Michelangelo’s vision of God on the ceiling of the Sistine Chapel.
When I was a child, I had a picture of who God was and what He thought of me. I have since changed my thinking, but then I saw Him as an old man, with great strength and physical power – kind of like a super hero, yet I’d been taught He was more like a loving Father, with enough power to overcome any problem.
I imagine Michelangelo used that interpretation when painting the Sistine Chapel ceiling. Certainly, he was a believer in God. His devotion is evident in the work he was commissioned to do for the church, but did Michelangelo see God as angry and accusing as I did? A child’s vision of the Omnipotent, Omniscient and Omnipresent can be very frightening if we don’t factor in the very great love that He has for His creation.
It took me many, many years to see that side of God. I was raised in a conservative Christian church. I went to parochial schools. I learned the Catechism, studied the Bible, was well versed in the Ten Commandments, but I couldn’t understand how this amazing God could love a worm like me.
Maybe it was partially because I had a very strict father, who bore a similar demeanor to that Michelangelo rendition of God. Maybe it was because I never felt worthy of forgiveness. Maybe it was some deep seeded sin that ate away at me, which I couldn’t forgive myself. It might have been a law preaching pastor who scared the bejeebers out of me. His fiery words of hell and damnation far outweighed the beauty of the ending Gospel message – “but by the grace of God you are saved.”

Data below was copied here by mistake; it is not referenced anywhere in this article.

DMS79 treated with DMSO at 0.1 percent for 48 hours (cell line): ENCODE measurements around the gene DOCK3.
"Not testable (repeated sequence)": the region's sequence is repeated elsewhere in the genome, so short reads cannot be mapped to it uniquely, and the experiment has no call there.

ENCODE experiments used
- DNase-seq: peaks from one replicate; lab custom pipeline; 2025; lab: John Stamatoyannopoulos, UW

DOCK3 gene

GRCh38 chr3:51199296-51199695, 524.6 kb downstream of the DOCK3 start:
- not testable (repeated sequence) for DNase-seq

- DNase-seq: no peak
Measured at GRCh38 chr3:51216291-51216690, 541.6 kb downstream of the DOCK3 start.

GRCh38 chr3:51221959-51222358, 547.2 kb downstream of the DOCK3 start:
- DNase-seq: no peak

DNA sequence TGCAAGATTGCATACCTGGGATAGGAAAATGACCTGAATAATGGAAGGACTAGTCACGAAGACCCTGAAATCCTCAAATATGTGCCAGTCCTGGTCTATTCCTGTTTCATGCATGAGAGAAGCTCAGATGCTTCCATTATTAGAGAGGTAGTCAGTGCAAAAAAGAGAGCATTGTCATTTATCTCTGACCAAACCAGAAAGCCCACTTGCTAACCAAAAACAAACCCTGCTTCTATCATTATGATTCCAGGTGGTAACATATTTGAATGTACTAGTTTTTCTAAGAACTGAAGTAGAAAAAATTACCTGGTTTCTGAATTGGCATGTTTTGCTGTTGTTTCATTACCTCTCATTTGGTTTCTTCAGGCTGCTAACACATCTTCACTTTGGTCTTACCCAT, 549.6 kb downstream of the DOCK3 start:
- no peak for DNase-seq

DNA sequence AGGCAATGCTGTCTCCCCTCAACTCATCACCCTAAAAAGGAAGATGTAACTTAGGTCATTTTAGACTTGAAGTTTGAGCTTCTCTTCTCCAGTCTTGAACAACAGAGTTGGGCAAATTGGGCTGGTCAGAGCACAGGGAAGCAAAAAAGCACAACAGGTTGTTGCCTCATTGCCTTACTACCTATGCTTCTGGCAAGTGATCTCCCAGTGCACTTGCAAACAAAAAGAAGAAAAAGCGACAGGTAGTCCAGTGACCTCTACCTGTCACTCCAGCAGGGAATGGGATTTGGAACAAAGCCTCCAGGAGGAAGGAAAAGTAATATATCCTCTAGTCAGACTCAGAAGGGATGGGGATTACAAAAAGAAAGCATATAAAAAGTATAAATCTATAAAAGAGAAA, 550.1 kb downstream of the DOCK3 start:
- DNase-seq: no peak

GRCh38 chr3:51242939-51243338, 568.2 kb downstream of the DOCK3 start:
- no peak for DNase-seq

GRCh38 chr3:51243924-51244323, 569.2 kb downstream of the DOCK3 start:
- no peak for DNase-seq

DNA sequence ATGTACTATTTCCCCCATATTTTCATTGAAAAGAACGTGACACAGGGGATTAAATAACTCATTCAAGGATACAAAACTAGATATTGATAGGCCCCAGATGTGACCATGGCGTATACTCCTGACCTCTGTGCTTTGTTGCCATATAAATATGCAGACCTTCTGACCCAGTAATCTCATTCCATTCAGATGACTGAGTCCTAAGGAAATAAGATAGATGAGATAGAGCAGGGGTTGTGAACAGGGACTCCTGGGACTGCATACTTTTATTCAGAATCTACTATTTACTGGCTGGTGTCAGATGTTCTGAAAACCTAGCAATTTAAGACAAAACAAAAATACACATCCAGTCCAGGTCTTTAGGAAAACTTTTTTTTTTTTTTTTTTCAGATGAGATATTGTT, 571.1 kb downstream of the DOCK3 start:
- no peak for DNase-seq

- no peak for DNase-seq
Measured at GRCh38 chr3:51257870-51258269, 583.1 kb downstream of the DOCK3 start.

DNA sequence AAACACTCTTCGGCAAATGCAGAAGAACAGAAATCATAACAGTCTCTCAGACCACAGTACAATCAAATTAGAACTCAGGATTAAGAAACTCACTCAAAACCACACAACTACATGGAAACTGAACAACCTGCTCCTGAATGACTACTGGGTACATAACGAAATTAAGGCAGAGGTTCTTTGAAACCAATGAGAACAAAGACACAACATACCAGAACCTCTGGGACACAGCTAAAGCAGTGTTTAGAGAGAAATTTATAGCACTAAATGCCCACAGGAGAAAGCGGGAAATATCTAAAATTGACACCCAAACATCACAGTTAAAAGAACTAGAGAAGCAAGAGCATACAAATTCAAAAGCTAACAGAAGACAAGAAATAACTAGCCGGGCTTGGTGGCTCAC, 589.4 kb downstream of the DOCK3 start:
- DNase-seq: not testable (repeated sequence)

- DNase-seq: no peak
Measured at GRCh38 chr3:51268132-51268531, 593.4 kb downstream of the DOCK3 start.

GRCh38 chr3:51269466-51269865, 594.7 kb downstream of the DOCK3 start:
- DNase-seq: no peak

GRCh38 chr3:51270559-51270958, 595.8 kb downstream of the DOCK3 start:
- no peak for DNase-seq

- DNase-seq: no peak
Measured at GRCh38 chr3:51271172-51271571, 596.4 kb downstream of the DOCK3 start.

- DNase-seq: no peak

Whatever the reason, those years set the stage for my future walk with God. Each of us has a turning point – when we actually get it – when we realize there is nothing we can do to achieve our own salvation – when God gets through our tough shell of resistance and puts us on the right track. It might be an awakening like Martin Luther realized as he struggled to try and please God. Maybe it’s a “Road to Damascus” experience like Saul lived through before his conversion. It could be the words of a hymn or a Bible passage.
Fearing the Lord, to me meant being afraid of Him instead of being in awe of Him. I thought that if He knew me so well, He knew how bad I was. If He was always present, He would see me do something I shouldn’t do. If he was omnipotent, He could wipe me off the face of the earth with a single word.
Thankfully, God didn’t give up on me. All the things I had been storing away in my memory bank for those early years, became useful to me as I found my way to Him. You see, God has already found us and accepted us. When He looks at our hearts, He sees Jesus and not our sinful selves.
Laying a strong foundation is an essential gift parents can present to their children. It’s based on God, the Father, the Son and the Holy Spirit. Even if they don’t get it right away, the Word has power to turn them back some day. We owe it to them to lay the groundwork.